Thumb ticker md erik daxberger

Advances in Probabilistic Deep Learning and Their Applications

Erik Daxberger (Ph.D. Student)

Deep learning and probabilistic modeling are two machine learning paradigms with complementary benefits. Probabilistic deep learning aims to unify the two, with the potential to offer compelling theoretical properties and practical functional benefits across a variety of problems. This thesis provides contributions to the methodology and application of probabilistic deep learning. In particular, we develop new methods to address four different application domains. The first application is out-of-distribution detection. Neural networks tend to make unreliable predictions when the data distribution changes after training. To address this, we propose a new probabilistic deep learning method based on a Bayesian variational autoencoder, where a full distribution is inferred over the model parameters, rather than just a point estimate. We then use information-theoretic measures to detect out-of-distribution inputs with this model. The second application is data-efficient optimization. Many science and engineering problems require optimizing a costly black-box function over a high-dimensional, structured space. To tackle this, we develop a new probabilistic deep learning method that efficiently optimizes the function in the low-dimensional, continuous latent space of a variational autoencoder. We propose to periodically retrain the model to keep the latent manifold useful for optimization. The third application is neural network calibration. Neural networks tend to be poorly calibrated on inputs not seen during training. To avoid overconfidence, models must be able to quantify their uncertainty. To this end, we develop a new probabilistic deep learning method that performs Bayesian inference over just a subset of a neural network’s parameters. We propose a way to choose such subnetworks to faithfully preserve the model‘s predictive uncertainty. The fourth application is continual deep learning. Neural networks often catastrophically forget previously learned tasks when trained on new tasks. To enable models to learn across task sequences, we introduce a new probabilistic deep learning method that unifies two popular continual learning approaches: Bayesian weight regularization and experience replay. Our method explicitly aims to approximate the model obtained from batch-training on all tasks jointly. Overall, the goals of this thesis are twofold. Firstly, we aim to develop new methods at the intersection of probabilistic modeling and deep learning that combine their respective advantages. Secondly, we aim to demonstrate the practical potential of those probabilistic deep learning methods by applying them to advance the diverse application areas mentioned before.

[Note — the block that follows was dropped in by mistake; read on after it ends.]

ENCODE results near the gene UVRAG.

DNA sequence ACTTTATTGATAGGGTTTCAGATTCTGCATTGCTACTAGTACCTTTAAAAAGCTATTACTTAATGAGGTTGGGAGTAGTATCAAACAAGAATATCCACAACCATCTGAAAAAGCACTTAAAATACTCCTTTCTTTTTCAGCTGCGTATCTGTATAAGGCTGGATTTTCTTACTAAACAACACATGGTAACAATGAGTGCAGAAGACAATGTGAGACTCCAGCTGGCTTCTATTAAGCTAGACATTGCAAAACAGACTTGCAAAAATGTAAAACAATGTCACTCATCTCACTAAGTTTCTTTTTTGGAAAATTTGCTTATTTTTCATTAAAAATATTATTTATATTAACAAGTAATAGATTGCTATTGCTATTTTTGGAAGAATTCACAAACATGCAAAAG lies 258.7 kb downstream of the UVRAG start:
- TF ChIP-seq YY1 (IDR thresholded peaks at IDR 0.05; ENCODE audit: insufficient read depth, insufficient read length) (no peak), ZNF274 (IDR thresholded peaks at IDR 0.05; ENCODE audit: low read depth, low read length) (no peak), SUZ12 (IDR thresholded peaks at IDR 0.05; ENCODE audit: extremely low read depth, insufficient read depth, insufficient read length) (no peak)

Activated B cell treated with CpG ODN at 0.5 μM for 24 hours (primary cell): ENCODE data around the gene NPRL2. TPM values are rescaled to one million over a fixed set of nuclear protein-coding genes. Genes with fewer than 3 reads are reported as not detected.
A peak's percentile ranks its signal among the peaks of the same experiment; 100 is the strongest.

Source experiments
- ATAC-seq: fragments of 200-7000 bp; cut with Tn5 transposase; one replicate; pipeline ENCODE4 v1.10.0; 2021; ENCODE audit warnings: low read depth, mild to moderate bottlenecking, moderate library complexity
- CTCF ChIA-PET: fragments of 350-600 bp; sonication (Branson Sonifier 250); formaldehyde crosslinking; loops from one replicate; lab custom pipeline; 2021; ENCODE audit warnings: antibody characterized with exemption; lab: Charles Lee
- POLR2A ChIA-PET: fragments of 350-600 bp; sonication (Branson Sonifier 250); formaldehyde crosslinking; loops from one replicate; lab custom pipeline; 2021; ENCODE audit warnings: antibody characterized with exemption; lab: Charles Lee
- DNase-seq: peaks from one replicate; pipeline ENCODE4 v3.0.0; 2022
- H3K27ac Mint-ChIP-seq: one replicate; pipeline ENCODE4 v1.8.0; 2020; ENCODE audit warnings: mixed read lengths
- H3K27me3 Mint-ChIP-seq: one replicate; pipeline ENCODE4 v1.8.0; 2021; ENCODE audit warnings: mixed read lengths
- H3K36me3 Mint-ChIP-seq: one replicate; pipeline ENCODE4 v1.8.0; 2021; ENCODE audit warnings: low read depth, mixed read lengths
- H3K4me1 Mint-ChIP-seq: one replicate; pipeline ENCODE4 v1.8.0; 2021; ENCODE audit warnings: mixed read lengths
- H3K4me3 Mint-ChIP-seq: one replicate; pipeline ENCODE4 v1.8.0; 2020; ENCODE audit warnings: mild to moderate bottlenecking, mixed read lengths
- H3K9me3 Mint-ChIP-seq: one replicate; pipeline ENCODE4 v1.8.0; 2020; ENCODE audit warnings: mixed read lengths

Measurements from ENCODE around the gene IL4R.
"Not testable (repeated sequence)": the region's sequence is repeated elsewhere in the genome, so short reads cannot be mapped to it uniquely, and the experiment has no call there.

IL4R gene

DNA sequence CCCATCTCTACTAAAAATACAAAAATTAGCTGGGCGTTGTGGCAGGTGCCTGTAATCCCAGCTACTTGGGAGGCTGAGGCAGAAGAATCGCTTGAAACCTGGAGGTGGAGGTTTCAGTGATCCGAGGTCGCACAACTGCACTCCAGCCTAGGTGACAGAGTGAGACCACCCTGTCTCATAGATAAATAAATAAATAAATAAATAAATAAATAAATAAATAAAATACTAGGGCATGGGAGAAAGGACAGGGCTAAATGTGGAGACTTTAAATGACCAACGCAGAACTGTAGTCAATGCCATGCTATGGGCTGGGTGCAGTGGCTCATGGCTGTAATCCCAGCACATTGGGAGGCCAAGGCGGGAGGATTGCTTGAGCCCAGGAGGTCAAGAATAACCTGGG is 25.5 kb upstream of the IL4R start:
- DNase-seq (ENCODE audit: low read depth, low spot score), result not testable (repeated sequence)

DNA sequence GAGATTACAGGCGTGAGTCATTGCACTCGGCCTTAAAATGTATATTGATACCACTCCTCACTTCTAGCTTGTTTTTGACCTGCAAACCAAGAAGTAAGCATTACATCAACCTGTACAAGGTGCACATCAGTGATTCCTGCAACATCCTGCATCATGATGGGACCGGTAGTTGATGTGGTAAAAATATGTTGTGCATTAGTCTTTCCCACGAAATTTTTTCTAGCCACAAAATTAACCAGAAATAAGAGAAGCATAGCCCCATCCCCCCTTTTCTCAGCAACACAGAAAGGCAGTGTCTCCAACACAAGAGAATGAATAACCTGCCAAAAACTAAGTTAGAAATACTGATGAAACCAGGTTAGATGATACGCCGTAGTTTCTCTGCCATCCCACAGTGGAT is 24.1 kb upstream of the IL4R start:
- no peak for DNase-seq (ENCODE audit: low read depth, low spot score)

Primary Host: José Miguel Hernández-Lobato (University of Cambridge)
Exchange Host: Bernhard Schölkopf (ELLIS Institute Tübingen & Max Planck Institute for Intelligent Systems)
PhD Duration: 01 February 2019 - 30 June 2023
Exchange Duration: 01 November 2021 - 30 June 2023 - Ongoing